The other lesson is about revision—and about Lego, something I've already talked about here before. When I'm working on revision, it's often painful to take apart something I've written and try to rework it or worse to scrap paragraphs or pages that simply aren't working. But when Dash is working with Lego, he doesn't mind at all dismantling things—there's a glee in it, in fact!—to follow through on some new idea, some new vision.

There's a courage there and a freedom that I wish I had when tearing down and rebuilding my own work. And it's a courage and a freedom that I was hoping Dash himself would have earlier this week with his own "mistakes."

The good news? He didn't throw the page away. He fretted, but he finished, and the end product looks great.

Those lessons I learned from Dash—I just hope he can continue to hang on to them himself.


I'm thrilled that my story "A Necessary Ingredient" has been named a finalist for this year's Agatha Award, alongside my good friend and fellow SleuthSayers Barb Goffman for her story "Whose Wine Is It Anyway?" Hooray! You can read both stories at the Malice Domestic website, along with stories by the other three finalists too—all for free.

"A Necessary Ingredient" was published in the anthology Coast to Coast: Private Eyes from Sea to Shining Sea, co-edited by our fellow SleuthSayers Paul D. Marks and published by Down & Out Books, and in related news, two other stories from the collection have been selected by Louise Penny for this year's forthcoming Best American Mystery Stories anthology—both stories by fellow SleuthSayers as well: "Windward" by Paul D. Marks himself and "Gun Work" by John Floyd.

Two other SleuthSayers also got tapped for BAMS honors: Michael Bracken for his story "Smoked" in Noir at the Salad Bar and David Edgerley Gates for "Cabin Fever" from Alfred Hitchcock's Mystery Magazine.

Not hardly a bad showing for our little group, yeah? Congrats to all!


  1. Art, I feel almost out of breath after reading your column. You bring up so many good points, with so many thoughts about our insecurities as writers, or pretty much in terms of everything and how and where they might start. But I think you hit it on the head when you say one just has to take it word by word. Sometimes it’s hard facing that blank page – oh hell, it’s always hard, like that boy in the workshop staring at the blank page. Hopefully he started, or will start, filling that page…word by word.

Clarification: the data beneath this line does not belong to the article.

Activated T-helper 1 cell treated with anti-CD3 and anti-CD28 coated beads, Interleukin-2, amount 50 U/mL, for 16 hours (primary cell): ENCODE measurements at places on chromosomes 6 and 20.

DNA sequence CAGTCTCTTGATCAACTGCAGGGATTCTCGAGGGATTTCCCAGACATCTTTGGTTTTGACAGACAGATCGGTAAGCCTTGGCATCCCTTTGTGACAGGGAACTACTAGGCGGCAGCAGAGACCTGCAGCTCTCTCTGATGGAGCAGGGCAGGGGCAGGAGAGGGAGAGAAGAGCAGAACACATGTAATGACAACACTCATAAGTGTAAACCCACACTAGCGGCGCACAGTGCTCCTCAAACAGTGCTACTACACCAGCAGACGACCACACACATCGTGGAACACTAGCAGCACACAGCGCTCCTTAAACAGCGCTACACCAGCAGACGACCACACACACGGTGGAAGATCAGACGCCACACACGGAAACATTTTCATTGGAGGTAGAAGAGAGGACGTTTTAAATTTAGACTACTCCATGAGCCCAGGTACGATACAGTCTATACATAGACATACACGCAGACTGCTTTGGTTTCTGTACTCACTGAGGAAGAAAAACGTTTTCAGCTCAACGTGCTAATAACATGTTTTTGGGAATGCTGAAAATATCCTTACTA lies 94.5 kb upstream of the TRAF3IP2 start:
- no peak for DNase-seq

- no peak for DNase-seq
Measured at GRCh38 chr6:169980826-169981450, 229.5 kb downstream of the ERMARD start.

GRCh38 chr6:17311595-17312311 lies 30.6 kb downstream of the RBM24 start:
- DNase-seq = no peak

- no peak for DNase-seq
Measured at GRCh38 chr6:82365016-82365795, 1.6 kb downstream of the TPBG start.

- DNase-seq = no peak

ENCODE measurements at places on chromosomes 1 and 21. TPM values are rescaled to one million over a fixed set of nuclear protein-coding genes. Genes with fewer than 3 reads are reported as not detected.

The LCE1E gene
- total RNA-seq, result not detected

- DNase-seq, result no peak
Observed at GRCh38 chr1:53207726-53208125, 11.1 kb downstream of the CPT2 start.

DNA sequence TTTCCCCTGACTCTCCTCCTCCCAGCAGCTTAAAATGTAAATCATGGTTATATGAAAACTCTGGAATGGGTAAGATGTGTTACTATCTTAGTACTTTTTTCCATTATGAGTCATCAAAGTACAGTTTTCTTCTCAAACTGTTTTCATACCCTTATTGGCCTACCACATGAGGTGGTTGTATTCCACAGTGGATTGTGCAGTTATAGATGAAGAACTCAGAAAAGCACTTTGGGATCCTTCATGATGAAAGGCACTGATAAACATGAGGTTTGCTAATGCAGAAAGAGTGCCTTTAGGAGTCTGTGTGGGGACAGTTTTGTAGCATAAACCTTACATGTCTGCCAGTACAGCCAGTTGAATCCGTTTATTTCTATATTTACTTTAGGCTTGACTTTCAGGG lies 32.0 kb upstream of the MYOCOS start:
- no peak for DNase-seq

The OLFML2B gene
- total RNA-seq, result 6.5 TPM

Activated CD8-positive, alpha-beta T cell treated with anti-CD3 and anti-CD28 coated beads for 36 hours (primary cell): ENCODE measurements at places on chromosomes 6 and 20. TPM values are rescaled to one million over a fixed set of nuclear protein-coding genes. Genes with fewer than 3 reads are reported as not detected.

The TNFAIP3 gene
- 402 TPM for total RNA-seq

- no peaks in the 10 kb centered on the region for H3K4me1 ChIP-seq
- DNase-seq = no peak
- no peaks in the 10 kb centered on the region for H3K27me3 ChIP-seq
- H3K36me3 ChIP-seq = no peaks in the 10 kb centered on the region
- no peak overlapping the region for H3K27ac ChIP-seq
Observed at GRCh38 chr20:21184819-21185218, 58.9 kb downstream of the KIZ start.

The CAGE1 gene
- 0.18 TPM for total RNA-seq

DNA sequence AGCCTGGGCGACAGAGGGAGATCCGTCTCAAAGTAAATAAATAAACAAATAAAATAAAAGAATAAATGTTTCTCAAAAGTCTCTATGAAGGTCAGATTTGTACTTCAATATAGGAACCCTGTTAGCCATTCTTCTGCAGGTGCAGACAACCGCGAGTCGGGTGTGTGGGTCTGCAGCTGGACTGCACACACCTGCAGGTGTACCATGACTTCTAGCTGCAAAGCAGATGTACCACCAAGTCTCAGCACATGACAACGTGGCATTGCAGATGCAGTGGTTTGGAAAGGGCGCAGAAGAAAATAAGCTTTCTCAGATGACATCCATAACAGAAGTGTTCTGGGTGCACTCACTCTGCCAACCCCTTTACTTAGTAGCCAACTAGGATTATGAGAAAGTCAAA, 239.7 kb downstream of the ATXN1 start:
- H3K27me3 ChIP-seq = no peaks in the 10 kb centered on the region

There’s so much more I could say, but I want to go back and re-read the post and let it digest. Good piece. And I think Dash’s boat definitely looks seaworthy!

    And thanks for the shoutouts for Coast to Coast and my story, Windward -- a huge, but very welcome surprise. And Big Congratulations to you on your Agatha nom! -- And truly, what a great showing SleuthSayers is making – congratulations to everyone!

  2. Congratulations ot all the Sleuthsayers!

    It seems a sad truth that the wonderful work children can do fades as they advance in school and especially as they reach adolescence. Picasso said he spent half his life trying to relearn to paint like a child, so I suspect there are no exceptions!

  3. Hi, Paul and Janice — Thanks for the comments here, and the anecdote about Picasso, Janice, which I think is fascinating.

    Paul, I felt a little out of breath writing it. The whole thing seems like a mess of observations and ideas without much usable recommendations. I feel like I was fumbling through the post, maybe in the same way I'm sometimes fumbling through the idea of instilling confidence about creativity in my son and my students. But maybe we'll get there, all of us, one step at a time. (And yes, just need that guy in the workshop to take some first, more confident, steps.)

  4. This is the topic of an essay in one of Robert Fulghum's books. How when you ask a group of kindergartners if they can do something or be something, the answer is an enthusiastic "Yes!"

    As we age, the answers get more guarded. "Yes, but I don't sing very well" or "I can draw, but not people" or whatever.

    I'm not sure that change can be avoided, but teachers and parents can certainly develop strategies to answer it - and we can grow into adults who recognize and combat those tendencies in ourselves.


  5. Hi, Mary ——
    Thanks for the comment!
    I haven't read Robert Fulghum, I'll admit; I need to look this up. I do think it's likely unavoidable, for many reasons, but like you said, I hope awareness of these tendencies can lead to ways to avoid them, push past/through them. Thanks much for chiming in!